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 Table of Contents  
ORIGINAL ARTICLE
Year : 2018  |  Volume : 7  |  Issue : 2  |  Page : 89-100

Screening mammography and breast self-examination: Attitudes and practices of women in the Eastern Province of Saudi Arabia


1 Consultant Radiologist, Head of Breast Imaging Unit, Chairperson of Breast Cancer Early Diagnostic Committee, King Fahd Hospital of the University, Al-Khobar, Saudi Arabia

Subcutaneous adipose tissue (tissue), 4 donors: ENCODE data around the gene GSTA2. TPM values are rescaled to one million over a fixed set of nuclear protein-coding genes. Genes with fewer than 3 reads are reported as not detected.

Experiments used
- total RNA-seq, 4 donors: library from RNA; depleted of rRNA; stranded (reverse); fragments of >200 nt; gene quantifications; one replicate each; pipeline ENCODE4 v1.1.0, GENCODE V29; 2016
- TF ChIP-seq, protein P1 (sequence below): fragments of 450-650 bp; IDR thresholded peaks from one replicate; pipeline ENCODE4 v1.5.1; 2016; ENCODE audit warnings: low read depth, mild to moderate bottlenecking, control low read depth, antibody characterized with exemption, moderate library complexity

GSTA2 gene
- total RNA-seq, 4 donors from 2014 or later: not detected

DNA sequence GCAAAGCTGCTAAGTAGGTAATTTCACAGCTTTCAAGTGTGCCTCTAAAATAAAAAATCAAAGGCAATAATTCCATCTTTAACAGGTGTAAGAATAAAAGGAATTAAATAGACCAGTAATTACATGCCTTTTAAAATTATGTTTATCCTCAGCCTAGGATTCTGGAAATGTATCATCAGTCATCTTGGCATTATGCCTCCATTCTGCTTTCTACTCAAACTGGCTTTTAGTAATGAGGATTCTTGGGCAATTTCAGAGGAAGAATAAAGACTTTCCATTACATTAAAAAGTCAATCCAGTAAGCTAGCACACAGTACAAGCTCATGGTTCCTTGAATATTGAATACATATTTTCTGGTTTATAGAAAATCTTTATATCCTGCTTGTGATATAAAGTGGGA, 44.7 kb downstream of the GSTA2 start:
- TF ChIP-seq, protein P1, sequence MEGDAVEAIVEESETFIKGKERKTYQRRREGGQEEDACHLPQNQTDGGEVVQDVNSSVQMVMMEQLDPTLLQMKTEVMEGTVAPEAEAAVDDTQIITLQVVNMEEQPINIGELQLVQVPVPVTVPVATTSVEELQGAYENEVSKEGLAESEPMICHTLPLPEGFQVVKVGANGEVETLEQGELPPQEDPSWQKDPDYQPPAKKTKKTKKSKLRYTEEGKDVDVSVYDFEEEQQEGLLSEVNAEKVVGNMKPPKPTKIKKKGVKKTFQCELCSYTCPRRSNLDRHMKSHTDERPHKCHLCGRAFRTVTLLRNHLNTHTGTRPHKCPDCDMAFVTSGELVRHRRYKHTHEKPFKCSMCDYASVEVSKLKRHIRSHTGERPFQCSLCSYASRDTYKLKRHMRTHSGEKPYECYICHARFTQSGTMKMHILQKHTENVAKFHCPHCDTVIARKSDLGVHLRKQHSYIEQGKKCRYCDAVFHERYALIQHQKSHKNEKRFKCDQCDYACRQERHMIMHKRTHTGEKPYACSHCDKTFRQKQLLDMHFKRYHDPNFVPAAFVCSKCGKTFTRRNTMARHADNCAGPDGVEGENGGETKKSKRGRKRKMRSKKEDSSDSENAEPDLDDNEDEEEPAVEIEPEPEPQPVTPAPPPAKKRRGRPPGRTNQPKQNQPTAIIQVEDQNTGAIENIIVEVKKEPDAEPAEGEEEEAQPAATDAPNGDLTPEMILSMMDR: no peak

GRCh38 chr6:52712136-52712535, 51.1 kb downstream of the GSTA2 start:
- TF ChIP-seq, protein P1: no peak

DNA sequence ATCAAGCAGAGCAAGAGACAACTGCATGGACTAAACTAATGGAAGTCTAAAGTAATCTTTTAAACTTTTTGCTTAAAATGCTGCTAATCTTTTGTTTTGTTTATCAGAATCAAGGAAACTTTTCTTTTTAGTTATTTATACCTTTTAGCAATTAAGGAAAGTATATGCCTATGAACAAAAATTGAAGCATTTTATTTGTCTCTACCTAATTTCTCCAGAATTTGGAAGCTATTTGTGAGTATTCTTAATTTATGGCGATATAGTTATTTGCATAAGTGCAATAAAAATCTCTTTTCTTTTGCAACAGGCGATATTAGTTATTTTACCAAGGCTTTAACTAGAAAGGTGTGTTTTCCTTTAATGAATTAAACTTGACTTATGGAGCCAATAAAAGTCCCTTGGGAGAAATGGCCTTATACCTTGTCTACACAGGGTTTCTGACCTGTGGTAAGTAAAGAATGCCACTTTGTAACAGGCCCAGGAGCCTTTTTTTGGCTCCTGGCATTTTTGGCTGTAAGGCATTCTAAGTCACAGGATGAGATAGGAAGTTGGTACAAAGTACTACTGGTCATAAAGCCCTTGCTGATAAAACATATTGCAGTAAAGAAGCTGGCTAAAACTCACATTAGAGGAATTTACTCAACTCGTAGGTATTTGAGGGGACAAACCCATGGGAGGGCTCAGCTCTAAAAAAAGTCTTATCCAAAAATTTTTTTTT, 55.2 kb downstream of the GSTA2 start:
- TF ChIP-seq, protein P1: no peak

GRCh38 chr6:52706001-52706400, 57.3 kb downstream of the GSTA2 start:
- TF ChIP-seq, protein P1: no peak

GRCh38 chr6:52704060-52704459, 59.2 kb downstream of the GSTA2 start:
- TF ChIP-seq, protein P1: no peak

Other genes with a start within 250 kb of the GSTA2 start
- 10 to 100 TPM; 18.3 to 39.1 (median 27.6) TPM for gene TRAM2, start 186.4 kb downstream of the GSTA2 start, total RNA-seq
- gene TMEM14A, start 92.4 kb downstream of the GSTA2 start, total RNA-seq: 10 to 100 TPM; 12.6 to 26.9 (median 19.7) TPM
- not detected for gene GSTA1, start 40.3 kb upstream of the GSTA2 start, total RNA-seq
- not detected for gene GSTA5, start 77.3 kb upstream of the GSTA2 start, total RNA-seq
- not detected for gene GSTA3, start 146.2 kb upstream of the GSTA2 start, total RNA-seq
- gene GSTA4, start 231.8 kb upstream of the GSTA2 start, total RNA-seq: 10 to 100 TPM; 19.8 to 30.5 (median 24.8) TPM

2 Anesthesia & Intensive Care, King Fahd Hospital of the University, Al-Khobar, Saudi Arabia
3 6th Year Medical Student, Abdulrahman Bin Faisal University, King Fahd Hospital of the University, Al-Khobar, Saudi Arabia
4 Department of Internal Medicine, Royal Commission Hospital, AL Jubail, Saudi Arabia

Date of Web Publication1-Oct-2018

Correspondence Address:
Dr. Radwa Bakr
P.O. Box 1982, Dammam 31441
Saudi Arabia
Login to access the Email id

Source of Support: None, Conflict of Interest: None


DOI: 10.4103/sjhs.sjhs_4_18

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  Abstract